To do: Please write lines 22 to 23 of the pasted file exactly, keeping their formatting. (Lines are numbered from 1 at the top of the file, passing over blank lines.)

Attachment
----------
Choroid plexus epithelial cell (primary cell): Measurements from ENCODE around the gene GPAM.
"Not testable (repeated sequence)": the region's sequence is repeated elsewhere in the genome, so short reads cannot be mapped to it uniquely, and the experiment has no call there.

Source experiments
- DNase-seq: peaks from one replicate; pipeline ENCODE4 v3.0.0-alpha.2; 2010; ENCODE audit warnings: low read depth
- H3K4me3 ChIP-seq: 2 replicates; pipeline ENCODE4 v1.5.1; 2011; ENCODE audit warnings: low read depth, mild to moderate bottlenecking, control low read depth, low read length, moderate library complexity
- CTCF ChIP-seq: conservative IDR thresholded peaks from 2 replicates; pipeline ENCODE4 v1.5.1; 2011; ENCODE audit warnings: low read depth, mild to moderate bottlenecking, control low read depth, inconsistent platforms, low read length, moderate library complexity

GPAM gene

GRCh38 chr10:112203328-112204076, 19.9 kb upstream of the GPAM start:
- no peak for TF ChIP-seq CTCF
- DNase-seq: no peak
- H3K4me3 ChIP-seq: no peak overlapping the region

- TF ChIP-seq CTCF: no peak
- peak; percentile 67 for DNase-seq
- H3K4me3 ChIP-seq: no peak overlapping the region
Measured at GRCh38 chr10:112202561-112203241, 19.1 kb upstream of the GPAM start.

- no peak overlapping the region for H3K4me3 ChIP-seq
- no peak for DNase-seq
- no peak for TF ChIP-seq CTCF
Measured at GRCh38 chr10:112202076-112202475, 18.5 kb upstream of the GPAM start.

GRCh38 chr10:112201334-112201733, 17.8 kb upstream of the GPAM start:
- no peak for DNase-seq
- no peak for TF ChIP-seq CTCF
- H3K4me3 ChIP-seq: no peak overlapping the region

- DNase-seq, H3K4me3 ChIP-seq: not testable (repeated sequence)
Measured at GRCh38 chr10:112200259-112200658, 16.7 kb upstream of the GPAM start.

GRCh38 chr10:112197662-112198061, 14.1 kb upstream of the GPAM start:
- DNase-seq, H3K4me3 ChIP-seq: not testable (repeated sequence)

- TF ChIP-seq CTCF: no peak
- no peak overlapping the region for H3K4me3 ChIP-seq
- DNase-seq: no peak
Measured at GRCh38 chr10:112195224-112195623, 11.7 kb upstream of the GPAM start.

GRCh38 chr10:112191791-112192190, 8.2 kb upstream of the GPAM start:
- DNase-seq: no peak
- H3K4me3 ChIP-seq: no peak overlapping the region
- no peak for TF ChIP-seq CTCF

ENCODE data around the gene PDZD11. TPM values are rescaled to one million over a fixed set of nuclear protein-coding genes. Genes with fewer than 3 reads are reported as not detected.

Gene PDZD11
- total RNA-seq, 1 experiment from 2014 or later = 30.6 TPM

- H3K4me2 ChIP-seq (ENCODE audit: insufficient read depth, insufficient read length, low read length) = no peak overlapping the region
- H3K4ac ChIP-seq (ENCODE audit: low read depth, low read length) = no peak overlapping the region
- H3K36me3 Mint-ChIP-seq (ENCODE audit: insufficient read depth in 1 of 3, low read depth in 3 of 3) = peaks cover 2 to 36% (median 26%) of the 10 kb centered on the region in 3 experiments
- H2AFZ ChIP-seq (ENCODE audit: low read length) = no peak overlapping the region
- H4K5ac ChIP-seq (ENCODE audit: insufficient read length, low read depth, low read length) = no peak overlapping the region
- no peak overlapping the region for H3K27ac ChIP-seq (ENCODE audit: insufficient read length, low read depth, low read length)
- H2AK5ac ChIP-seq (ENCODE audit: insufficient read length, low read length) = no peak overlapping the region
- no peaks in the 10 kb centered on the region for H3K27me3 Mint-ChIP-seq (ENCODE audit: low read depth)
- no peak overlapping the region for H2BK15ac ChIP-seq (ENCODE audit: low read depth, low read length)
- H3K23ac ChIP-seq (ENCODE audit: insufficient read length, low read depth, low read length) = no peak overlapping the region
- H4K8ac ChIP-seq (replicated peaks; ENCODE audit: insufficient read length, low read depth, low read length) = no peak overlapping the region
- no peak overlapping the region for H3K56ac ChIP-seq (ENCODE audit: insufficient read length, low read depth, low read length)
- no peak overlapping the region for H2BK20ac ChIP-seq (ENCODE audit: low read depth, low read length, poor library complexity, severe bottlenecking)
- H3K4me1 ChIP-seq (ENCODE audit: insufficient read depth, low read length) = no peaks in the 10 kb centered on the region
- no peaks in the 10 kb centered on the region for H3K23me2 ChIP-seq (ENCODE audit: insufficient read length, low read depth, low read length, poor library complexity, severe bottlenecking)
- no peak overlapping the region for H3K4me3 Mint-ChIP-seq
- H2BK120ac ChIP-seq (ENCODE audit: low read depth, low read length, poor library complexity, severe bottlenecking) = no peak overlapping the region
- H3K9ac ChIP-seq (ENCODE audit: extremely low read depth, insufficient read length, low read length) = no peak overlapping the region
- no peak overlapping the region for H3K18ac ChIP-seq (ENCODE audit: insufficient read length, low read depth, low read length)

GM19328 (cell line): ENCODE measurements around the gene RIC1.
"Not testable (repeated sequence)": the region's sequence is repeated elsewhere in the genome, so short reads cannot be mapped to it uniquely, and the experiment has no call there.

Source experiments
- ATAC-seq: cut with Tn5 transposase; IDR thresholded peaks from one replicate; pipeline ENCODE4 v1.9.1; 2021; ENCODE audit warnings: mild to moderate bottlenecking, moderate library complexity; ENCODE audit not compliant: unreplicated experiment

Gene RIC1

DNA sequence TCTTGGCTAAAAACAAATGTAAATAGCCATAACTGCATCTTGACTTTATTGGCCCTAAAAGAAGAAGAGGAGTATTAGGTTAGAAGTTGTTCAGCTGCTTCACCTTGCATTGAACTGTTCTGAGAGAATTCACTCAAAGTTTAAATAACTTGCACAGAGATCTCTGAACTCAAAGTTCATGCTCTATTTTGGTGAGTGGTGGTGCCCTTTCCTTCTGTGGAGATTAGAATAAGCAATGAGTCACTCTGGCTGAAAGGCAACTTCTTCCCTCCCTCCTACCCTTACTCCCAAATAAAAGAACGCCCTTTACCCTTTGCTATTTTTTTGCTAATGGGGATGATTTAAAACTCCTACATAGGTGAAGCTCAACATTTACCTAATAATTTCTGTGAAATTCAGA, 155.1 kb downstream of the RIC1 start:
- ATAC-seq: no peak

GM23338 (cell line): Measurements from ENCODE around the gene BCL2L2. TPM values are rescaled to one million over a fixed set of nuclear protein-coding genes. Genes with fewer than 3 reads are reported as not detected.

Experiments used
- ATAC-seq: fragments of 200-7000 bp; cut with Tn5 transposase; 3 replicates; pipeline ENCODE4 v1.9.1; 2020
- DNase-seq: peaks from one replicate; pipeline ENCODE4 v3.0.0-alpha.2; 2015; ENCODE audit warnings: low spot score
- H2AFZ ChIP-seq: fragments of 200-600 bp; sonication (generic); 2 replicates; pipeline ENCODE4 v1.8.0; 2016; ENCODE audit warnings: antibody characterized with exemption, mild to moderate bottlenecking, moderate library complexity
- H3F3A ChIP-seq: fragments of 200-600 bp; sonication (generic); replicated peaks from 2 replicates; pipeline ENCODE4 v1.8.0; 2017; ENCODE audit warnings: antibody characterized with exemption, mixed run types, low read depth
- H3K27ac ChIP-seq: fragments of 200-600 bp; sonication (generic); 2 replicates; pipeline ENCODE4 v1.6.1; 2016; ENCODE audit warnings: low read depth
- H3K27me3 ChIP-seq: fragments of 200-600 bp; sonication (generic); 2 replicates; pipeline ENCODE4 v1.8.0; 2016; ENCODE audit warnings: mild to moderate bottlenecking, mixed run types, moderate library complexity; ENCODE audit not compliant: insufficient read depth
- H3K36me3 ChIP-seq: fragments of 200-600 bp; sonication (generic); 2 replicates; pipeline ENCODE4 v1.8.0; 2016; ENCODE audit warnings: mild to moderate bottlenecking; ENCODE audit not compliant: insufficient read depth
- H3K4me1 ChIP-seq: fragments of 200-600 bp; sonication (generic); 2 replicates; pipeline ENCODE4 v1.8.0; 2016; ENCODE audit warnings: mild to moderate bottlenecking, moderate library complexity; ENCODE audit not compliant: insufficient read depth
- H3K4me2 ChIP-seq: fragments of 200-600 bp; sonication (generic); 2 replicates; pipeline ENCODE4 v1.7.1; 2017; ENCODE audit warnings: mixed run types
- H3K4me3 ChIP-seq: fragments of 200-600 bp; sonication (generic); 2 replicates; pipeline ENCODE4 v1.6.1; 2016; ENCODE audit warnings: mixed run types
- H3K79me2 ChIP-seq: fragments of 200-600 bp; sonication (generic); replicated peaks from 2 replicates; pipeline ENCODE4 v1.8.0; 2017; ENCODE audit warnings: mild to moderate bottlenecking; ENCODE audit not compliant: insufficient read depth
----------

- no peak for TF ChIP-seq CTCF
- H3K4me3 ChIP-seq: no peak overlapping the region